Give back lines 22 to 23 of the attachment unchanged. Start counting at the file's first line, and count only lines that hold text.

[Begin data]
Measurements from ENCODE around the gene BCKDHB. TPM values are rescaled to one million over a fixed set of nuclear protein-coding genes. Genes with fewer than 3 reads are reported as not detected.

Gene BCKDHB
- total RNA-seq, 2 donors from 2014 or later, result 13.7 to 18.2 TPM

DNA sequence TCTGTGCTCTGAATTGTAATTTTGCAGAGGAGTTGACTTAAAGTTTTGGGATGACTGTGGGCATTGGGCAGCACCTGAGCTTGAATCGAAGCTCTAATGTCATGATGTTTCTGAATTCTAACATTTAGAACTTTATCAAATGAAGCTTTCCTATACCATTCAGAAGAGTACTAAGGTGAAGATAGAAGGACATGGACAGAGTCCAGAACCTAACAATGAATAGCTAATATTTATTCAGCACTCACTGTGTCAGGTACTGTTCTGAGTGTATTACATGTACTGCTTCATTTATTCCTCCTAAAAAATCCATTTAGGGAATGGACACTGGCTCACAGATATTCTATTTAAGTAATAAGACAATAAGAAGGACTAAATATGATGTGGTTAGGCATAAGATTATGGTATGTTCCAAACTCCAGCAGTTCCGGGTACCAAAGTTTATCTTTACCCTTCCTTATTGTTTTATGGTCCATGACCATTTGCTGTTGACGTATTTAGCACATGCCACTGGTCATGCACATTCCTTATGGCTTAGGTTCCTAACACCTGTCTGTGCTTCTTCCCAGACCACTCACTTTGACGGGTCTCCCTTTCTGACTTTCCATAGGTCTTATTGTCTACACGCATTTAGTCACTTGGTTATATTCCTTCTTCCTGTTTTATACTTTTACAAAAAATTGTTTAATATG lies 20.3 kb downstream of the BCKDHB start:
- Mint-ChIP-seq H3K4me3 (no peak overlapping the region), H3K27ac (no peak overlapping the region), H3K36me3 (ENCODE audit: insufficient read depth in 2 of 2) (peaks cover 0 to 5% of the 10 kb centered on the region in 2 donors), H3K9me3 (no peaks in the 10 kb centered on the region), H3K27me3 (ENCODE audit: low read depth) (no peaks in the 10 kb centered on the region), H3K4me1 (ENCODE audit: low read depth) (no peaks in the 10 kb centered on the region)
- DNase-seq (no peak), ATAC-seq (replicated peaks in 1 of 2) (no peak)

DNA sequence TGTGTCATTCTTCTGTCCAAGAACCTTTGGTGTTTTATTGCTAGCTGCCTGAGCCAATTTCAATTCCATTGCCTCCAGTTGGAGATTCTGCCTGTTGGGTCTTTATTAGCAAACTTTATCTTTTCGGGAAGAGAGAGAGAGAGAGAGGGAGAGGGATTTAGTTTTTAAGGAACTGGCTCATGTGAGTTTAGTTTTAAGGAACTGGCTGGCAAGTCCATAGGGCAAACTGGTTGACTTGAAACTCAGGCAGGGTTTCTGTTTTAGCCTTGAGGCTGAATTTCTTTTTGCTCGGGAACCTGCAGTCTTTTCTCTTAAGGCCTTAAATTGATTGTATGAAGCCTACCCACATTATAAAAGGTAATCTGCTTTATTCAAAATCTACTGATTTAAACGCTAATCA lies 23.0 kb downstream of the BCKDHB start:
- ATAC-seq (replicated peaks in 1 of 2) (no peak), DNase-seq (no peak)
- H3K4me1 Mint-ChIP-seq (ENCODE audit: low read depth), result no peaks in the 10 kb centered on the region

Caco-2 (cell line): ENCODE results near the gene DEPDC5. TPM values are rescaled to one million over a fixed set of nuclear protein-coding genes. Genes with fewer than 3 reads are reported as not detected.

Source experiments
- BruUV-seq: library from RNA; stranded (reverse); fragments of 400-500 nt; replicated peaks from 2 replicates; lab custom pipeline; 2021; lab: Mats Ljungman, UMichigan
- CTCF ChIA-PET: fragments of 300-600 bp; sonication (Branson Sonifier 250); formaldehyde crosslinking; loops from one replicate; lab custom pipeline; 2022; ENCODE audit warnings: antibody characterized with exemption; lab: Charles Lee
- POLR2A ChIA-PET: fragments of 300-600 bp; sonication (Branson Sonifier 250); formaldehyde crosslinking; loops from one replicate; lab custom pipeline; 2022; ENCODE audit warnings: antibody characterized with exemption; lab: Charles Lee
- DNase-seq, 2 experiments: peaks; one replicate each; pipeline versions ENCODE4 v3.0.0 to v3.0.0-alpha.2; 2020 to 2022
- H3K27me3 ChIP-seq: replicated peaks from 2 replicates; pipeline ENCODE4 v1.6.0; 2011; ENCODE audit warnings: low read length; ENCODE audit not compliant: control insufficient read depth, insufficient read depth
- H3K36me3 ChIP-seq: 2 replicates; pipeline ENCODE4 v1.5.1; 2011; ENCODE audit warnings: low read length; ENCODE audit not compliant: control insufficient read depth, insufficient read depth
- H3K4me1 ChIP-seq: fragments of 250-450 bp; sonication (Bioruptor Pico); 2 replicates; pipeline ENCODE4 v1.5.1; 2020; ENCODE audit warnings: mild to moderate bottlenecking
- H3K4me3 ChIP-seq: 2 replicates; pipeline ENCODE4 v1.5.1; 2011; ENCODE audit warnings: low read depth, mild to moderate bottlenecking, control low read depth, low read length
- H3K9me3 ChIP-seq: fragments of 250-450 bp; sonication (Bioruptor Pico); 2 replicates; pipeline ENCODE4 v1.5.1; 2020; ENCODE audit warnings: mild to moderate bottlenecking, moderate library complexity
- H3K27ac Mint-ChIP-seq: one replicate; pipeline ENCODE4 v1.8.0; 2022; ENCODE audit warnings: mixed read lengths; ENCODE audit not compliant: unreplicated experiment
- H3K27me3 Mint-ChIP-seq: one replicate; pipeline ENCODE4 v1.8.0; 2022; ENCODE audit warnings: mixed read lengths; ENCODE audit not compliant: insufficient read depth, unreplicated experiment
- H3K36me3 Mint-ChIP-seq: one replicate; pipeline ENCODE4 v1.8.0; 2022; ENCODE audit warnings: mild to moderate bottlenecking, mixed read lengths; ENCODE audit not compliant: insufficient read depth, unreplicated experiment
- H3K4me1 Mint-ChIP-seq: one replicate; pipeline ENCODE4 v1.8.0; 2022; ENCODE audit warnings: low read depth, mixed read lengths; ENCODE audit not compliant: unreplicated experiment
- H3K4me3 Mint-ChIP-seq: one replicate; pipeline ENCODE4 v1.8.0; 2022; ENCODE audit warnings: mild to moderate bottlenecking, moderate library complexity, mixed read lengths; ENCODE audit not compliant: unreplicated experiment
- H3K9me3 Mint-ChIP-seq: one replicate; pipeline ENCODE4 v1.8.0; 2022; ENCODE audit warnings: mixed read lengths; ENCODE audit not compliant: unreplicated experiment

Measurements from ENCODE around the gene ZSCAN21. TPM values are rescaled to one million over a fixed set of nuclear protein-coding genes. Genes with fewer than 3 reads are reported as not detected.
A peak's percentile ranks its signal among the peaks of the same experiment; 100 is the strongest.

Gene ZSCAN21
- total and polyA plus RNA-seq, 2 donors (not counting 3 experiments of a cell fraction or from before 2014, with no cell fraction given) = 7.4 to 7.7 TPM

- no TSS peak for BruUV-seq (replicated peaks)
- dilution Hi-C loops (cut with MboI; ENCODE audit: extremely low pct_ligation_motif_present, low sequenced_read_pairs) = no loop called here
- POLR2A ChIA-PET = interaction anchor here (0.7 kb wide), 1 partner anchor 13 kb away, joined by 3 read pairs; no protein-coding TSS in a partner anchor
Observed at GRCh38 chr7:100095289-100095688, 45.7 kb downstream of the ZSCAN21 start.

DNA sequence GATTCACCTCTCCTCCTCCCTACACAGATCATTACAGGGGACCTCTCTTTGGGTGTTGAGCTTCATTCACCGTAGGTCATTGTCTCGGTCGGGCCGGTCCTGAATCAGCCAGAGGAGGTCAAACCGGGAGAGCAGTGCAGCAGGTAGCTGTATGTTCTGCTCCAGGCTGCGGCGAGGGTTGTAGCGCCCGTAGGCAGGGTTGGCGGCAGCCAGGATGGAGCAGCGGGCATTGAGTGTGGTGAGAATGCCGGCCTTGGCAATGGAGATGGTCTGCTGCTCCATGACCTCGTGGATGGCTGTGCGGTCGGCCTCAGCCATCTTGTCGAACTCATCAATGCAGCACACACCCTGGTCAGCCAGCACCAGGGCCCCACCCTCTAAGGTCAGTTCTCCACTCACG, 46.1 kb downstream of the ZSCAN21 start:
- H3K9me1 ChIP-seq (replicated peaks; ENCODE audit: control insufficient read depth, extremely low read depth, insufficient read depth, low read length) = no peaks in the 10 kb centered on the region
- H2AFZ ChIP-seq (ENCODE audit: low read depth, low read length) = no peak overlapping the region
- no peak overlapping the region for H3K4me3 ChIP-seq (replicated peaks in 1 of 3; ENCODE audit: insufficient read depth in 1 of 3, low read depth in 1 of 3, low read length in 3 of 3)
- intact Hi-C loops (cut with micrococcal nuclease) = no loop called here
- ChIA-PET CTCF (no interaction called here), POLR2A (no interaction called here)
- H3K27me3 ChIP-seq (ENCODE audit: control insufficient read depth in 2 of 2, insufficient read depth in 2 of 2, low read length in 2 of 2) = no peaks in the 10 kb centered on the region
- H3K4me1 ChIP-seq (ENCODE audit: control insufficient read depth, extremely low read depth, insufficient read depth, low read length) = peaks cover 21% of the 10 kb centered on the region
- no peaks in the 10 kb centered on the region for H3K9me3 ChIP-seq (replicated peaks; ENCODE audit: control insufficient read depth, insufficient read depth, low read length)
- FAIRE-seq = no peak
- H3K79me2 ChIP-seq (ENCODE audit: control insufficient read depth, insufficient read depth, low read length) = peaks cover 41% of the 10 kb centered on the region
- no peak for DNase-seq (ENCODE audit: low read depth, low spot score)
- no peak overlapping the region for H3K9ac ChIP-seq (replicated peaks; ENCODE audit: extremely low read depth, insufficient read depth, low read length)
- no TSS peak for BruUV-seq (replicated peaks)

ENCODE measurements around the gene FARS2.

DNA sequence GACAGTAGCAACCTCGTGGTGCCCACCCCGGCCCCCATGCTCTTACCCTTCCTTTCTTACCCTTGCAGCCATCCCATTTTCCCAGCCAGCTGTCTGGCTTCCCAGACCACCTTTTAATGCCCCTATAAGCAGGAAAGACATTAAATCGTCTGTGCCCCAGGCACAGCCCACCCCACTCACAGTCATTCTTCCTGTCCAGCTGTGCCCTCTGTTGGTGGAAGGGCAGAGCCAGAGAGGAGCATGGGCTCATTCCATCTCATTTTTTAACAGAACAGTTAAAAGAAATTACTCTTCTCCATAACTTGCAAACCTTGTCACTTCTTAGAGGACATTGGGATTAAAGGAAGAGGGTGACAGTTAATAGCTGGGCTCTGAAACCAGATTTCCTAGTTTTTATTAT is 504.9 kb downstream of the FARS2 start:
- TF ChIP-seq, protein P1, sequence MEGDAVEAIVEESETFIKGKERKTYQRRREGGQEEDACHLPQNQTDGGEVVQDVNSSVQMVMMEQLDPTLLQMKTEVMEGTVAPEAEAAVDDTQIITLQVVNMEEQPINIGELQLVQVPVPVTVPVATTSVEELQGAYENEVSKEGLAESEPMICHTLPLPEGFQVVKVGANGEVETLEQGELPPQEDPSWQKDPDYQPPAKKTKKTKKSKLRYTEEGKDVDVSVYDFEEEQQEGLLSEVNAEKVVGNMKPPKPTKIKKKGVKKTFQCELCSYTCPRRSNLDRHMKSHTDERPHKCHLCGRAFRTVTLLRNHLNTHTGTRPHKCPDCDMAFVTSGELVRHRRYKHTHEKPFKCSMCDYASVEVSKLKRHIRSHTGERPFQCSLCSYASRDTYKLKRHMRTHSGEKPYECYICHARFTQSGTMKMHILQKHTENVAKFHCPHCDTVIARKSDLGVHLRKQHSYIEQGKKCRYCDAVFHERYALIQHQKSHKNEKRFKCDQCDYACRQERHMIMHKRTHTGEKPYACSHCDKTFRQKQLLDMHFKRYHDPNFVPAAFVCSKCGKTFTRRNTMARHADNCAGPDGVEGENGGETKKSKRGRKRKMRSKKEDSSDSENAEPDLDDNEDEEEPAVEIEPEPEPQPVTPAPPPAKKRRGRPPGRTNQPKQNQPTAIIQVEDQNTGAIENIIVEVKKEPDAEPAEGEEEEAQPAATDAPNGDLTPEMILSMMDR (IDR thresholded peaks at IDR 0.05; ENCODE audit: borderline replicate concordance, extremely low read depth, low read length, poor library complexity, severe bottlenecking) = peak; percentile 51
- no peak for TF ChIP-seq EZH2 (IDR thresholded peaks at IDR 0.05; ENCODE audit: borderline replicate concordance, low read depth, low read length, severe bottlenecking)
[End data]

- H3K27me3 Mint-ChIP-seq: one replicate; pipeline ENCODE4 v1.8.0; 2022; ENCODE audit warnings: mixed read lengths; ENCODE audit not compliant: insufficient read depth, unreplicated experiment
- H3K36me3 Mint-ChIP-seq: one replicate; pipeline ENCODE4 v1.8.0; 2022; ENCODE audit warnings: mild to moderate bottlenecking, mixed read lengths; ENCODE audit not compliant: insufficient read depth, unreplicated experiment